Gordon Murray Automotive revealed details for its new T.50 supercar. The overall weight of the driver-focused supercar is just 980 kg thanks to a focus on minimizing the weight of every component, including a unique carbon fiber tub.
Gordon Murray Automotive, sister-business of vehicle design and engineering company Gordon Murray Design, announced details of its first vehicle – the T.50 supercar. Murray designed the McLaren F1, and the T.50 is the next innovation in supercar engineering.
Professor Gordon Murray CBE, Chairman of Gordon Murray Group, said, “An unflinching dedication to lightweighting, highly-advanced active aerodynamics and world-leading standards of advanced engineering will ensure the T.50 rewrites the supercar rulebook. Our experienced team is applying the same uncompromising approach to design and engineering that shaped every facet of the F1, and they are able to deliver substantial improvements over that car in every meaningful way.”
The Gordon Murray Automotive product development strategy includes a commitment to minimize weight in every component, including a unique carbon fiber tub and carbon fiber body panels. The T.50 will be the world’s lightest supercar through sophisticated use of advanced carbon fiber engineering and the company’s dedication to purging the vehicle of every unproductive gram of weight.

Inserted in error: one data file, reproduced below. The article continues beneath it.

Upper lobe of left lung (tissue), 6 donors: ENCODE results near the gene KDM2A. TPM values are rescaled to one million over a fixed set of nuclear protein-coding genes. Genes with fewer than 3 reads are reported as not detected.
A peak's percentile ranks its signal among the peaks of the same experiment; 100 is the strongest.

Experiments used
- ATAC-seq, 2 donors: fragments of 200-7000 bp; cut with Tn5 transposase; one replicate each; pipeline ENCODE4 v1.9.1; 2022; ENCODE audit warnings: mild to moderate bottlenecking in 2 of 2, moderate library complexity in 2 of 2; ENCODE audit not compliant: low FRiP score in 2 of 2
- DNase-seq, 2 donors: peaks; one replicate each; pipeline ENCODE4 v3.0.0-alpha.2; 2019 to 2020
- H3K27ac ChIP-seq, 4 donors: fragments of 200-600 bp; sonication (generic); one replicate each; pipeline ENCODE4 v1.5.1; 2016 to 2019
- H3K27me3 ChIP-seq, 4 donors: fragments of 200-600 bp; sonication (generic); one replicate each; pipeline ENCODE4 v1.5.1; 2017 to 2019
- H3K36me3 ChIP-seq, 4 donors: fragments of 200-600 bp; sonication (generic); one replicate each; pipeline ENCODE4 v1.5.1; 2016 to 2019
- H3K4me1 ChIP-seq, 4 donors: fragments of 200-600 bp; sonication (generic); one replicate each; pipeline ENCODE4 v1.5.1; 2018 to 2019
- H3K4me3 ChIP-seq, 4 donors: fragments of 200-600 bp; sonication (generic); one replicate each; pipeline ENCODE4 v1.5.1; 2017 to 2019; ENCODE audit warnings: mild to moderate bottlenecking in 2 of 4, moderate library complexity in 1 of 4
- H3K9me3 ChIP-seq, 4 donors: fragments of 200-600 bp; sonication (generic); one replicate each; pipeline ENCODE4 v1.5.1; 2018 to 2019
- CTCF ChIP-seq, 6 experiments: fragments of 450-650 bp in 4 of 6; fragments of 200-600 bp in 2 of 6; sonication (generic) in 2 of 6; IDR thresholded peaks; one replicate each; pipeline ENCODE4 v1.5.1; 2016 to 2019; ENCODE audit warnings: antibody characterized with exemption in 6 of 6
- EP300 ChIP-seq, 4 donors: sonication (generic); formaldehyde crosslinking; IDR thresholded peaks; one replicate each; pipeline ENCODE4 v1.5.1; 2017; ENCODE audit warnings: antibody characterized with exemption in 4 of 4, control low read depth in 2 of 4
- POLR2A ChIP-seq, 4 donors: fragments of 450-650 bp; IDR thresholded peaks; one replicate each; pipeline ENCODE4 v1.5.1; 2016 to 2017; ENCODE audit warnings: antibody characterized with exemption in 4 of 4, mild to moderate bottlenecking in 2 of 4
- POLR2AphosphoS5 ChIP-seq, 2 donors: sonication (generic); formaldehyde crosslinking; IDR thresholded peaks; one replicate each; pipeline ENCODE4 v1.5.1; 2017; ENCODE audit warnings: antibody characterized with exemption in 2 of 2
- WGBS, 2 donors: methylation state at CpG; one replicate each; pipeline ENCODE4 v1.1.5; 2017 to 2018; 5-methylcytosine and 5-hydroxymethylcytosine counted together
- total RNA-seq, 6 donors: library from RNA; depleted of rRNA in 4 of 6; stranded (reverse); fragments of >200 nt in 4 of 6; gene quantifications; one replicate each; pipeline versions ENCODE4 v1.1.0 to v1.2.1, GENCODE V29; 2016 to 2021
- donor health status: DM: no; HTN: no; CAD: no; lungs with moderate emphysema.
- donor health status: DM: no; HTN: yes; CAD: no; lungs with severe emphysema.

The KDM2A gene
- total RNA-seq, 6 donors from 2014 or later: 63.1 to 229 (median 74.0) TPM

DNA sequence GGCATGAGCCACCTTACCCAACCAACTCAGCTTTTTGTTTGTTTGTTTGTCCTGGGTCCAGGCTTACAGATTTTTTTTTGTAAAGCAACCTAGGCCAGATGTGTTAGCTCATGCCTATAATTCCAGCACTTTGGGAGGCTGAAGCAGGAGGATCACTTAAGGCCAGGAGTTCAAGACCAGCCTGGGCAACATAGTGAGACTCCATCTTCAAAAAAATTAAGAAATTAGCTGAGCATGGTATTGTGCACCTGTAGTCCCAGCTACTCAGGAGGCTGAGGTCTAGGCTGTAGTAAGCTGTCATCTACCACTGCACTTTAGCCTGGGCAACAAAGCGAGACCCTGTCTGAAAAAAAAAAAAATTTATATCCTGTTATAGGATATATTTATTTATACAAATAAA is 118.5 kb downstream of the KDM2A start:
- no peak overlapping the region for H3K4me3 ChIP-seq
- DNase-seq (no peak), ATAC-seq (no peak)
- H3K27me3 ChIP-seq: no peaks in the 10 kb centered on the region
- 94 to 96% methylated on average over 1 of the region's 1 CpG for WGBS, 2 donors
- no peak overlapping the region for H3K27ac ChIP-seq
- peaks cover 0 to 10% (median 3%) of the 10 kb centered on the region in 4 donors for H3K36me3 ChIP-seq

The V12 3.9-litre ‘Cosworth Gordon Murray Automotive’ engine will deliver 12,100rpm and develops 650hp and 450Nm torque. Weighing just 980kg – around a third lighter than the average supercar – the T.50 achieves a power-to-weight of 663hp/ton, exceeding that of any other naturally-aspirated sports car designed for the road.
With these performance capabilities, it sounds like the T.50 is a race car. Professor Murray points out, “I designed the F1 as a sort of super GT car – absolutely road-focused with no plan to go racing, which is why the car set new standards for packaging and luggage space. The T.50 design has the same focus and betters the F1 in every area – ingress and egress; luggage capacity; serviceability; maintenance and suspension set-up.”
Only 100 exclusive models will be produced, and deliveries are expected in early 2022.